In 1939, my great grandparents, along with their 1 son and 2 daughters (one of which was my grandmother), immigrated from Poland just before the Nazis invaded. They bought the above house in Taunton Massachusetts. It's a 2-family on Meadow Street, just down the road from the Reed & Barton factory where my great grandfather got a job. He worked there 'til he died, and he died shortly before I was adopted into the family. My great grandparents lived in the second floor 3-bedroom apartment, and my grandparents lived in the first floor 2-bedroom apartment.

My grandmother hated living there. She and my grandfather had never intended to move into the house, instead they had planned on buying a house in Brockton, but my grandfather was an alcoholic and he had invested their entire life savings into a questionable-at-best business venture with a friend. The business flopped and they lost everything, so they ended up moving into the house, and my grandfather got a job as a milkman. I don't think my grandmother ever forgave him, nor did my great grandparents. Up until the day they died, both my great grandmother and my grandmother could speak fluent polish, and they used to argue in Polish so nobody could understand what they were saying. It used to drive me crazy...

The house used to be sided with green asphalt roofing tiles, and there were large rosebushes  along the side of the house. There was a small garage at the end of the driveway, and there were two porches on the front of the house (one for each apartment). There was also an old brick barbecue in the backyard. They never used it by the time I came around. It actually hadn't been used since the early '50s, when there was still some semblance of a functional family. But honestly the family had never really been functional: between my grandfather's alcoholism and individual conflicting personalities it never really was a normal family. They weren't the Waltons....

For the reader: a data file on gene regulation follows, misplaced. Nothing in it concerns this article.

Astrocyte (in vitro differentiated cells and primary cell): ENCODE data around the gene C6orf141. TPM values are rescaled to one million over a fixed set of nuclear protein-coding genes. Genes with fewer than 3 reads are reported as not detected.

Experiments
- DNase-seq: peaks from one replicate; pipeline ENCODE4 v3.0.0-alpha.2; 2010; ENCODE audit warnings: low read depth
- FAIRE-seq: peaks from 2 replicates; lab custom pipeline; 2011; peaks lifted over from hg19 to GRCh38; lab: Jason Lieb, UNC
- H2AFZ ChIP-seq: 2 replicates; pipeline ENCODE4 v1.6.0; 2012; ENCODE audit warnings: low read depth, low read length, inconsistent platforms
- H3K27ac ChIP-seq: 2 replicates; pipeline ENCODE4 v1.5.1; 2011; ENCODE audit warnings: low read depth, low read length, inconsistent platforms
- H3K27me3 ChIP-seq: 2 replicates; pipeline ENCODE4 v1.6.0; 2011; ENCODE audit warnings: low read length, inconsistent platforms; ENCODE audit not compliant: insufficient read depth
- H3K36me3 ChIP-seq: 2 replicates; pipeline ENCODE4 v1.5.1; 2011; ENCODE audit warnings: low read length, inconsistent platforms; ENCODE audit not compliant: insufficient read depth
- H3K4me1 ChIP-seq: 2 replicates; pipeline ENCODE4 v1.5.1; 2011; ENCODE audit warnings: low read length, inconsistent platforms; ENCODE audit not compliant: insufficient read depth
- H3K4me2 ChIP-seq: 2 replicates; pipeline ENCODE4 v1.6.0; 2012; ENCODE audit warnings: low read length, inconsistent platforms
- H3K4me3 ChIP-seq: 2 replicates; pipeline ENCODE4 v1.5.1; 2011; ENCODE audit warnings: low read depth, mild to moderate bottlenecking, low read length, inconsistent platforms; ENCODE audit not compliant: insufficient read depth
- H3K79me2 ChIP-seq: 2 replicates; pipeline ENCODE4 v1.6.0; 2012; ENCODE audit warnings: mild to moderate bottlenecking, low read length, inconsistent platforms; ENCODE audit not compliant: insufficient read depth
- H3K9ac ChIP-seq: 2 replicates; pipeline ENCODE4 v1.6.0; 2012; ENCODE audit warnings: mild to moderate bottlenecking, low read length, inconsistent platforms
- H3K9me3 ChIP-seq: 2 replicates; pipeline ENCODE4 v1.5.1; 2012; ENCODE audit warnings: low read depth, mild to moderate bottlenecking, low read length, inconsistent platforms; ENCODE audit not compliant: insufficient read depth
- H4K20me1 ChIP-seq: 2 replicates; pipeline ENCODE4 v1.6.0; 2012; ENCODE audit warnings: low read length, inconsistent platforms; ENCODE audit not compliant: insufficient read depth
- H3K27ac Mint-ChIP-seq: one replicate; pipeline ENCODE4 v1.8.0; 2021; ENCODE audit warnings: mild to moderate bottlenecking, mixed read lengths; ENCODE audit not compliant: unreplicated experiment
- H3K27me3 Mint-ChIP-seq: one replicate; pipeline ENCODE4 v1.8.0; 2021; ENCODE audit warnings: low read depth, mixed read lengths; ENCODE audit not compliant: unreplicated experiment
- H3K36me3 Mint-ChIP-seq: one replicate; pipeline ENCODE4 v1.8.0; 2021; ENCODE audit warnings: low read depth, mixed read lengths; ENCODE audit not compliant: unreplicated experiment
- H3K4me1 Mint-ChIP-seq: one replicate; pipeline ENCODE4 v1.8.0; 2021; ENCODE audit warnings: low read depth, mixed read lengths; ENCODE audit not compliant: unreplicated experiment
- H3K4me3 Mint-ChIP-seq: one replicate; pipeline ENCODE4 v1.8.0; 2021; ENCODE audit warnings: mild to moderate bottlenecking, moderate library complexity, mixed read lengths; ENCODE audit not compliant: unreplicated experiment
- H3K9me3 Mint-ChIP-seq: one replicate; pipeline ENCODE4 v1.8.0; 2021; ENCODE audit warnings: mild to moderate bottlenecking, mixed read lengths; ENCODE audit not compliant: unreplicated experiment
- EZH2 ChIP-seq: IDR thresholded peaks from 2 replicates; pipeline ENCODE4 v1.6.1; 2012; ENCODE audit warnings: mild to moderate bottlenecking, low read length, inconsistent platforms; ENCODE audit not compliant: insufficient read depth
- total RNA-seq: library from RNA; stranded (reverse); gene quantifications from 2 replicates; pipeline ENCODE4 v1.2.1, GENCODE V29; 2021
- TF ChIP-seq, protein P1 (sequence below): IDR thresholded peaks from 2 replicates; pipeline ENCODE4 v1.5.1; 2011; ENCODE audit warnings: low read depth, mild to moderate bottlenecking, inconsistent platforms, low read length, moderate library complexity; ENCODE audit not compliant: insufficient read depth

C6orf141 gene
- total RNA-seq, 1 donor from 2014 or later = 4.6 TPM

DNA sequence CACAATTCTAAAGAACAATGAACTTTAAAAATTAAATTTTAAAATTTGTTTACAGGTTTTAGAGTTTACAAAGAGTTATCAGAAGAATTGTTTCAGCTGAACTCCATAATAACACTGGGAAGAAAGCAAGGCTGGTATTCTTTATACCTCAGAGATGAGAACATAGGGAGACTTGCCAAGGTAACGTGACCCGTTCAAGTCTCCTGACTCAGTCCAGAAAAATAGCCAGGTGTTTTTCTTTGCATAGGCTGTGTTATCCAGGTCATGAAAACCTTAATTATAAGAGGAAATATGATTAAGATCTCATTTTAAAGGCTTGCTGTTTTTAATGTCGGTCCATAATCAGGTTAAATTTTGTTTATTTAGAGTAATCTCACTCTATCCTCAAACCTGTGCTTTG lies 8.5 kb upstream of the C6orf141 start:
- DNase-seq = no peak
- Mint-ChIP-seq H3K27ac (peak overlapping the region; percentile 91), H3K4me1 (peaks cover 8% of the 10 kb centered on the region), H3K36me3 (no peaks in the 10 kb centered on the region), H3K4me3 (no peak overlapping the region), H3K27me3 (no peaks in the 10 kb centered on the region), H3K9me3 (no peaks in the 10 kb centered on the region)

The attic was partitioned into 2 rooms and could have easily been incorporated into the 2nd floor apartment, making the 2nd floor apartment 2 stories. In the attic were the old chests that they had brought over from Poland with all their personal effects: books, family portraits, old photographs from the early part of the century, lace wedding dresses, old suits, etc. I used to love going through all the stuff.

The house is on a river, but nobody seemed to appreciate that it was waterfront, and they let the lawn get so overgrown leading to the water that you couldn't even see the water or get to it. I think it was the river that powered the factory. My great grandmother had a friend (also from Poland) who had a house up the street which was on the river, and her back yard had quite a few apple trees growing on it. We visited her once, and I can still remember sitting in the back yard and the smell of the apples that had fallen on the ground, combined with the smell of the river.

I practically grew up in that house and to this day I still miss it. It was like home. Apparently it's become a really rough neighborhood with drugs and other problems, but it used to be a somewhat attractive and respectable working-class neighborhood. Time certainly has not been kind to Meadow Street.

Friday, June 06, 2014

Don't Blow Your Top:

The above pics are from an eBay listing. The game is dated 1972, and I'm pretty sure I received one in the Christmas of that year. We played this one alot until we ran out of balloons, then I think my mom threw it out. I don't know why we just didn't buy more balloons, but whatever. I guess whatever number the spinner pointer landed on was the number of marbles you dropped into his hat, and whoever made his head explode was the loser. I loved watching his head explode, so much in fact that I didn't mind losing. Just watching his head explode. Yeah that was awesome.